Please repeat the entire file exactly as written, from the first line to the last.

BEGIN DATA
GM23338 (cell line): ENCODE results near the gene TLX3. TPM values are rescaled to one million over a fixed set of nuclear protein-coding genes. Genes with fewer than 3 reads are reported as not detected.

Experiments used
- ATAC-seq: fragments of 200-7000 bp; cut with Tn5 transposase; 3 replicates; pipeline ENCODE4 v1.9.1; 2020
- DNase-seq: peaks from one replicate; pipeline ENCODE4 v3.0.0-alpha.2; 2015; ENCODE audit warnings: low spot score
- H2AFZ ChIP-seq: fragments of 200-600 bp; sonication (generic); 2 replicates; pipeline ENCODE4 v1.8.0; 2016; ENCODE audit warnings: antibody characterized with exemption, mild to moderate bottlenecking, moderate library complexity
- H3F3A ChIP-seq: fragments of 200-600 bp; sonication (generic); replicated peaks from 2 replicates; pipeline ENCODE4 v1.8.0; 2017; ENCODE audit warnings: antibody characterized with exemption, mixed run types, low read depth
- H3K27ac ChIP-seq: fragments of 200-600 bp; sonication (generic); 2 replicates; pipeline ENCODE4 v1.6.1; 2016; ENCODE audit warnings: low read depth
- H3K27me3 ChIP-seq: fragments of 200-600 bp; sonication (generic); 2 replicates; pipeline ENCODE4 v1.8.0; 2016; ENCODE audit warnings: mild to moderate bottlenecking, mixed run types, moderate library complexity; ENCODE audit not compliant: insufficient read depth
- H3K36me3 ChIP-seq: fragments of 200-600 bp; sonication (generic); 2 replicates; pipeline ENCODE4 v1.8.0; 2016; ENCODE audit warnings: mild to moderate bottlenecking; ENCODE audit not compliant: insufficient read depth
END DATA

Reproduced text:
GM23338 (cell line): ENCODE results near the gene TLX3. TPM values are rescaled to one million over a fixed set of nuclear protein-coding genes. Genes with fewer than 3 reads are reported as not detected.

Experiments used
- ATAC-seq: fragments of 200-7000 bp; cut with Tn5 transposase; 3 replicates; pipeline ENCODE4 v1.9.1; 2020
- DNase-seq: peaks from one replicate; pipeline ENCODE4 v3.0.0-alpha.2; 2015; ENCODE audit warnings: low spot score
- H2AFZ ChIP-seq: fragments of 200-600 bp; sonication (generic); 2 replicates; pipeline ENCODE4 v1.8.0; 2016; ENCODE audit warnings: antibody characterized with exemption, mild to moderate bottlenecking, moderate library complexity
- H3F3A ChIP-seq: fragments of 200-600 bp; sonication (generic); replicated peaks from 2 replicates; pipeline ENCODE4 v1.8.0; 2017; ENCODE audit warnings: antibody characterized with exemption, mixed run types, low read depth
- H3K27ac ChIP-seq: fragments of 200-600 bp; sonication (generic); 2 replicates; pipeline ENCODE4 v1.6.1; 2016; ENCODE audit warnings: low read depth
- H3K27me3 ChIP-seq: fragments of 200-600 bp; sonication (generic); 2 replicates; pipeline ENCODE4 v1.8.0; 2016; ENCODE audit warnings: mild to moderate bottlenecking, mixed run types, moderate library complexity; ENCODE audit not compliant: insufficient read depth
- H3K36me3 ChIP-seq: fragments of 200-600 bp; sonication (generic); 2 replicates; pipeline ENCODE4 v1.8.0; 2016; ENCODE audit warnings: mild to moderate bottlenecking; ENCODE audit not compliant: insufficient read depth